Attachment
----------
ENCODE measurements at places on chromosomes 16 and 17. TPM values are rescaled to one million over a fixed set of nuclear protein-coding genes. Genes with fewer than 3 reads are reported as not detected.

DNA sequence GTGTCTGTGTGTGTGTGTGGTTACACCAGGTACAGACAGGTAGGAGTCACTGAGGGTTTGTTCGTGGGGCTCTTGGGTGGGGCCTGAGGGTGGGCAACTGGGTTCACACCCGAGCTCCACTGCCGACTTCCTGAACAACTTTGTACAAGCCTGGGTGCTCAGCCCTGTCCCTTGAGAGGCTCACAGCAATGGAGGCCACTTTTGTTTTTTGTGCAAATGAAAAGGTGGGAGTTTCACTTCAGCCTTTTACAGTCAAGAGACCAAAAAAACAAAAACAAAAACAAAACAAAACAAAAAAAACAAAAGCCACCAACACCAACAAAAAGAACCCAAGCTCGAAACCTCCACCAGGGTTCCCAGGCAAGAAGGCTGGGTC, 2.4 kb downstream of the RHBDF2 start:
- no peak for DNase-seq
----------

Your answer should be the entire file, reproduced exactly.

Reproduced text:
ENCODE measurements at places on chromosomes 16 and 17. TPM values are rescaled to one million over a fixed set of nuclear protein-coding genes. Genes with fewer than 3 reads are reported as not detected.

DNA sequence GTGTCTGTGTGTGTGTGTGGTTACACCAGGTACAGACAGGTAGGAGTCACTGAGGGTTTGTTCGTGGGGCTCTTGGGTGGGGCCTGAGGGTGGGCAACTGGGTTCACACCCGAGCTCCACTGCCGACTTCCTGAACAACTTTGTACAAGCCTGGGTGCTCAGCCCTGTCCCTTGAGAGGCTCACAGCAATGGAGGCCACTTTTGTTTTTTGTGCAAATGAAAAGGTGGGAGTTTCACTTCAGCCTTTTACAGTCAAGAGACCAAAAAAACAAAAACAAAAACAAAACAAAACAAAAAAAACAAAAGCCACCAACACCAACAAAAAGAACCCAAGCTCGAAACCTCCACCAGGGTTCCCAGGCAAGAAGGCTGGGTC, 2.4 kb downstream of the RHBDF2 start:
- no peak for DNase-seq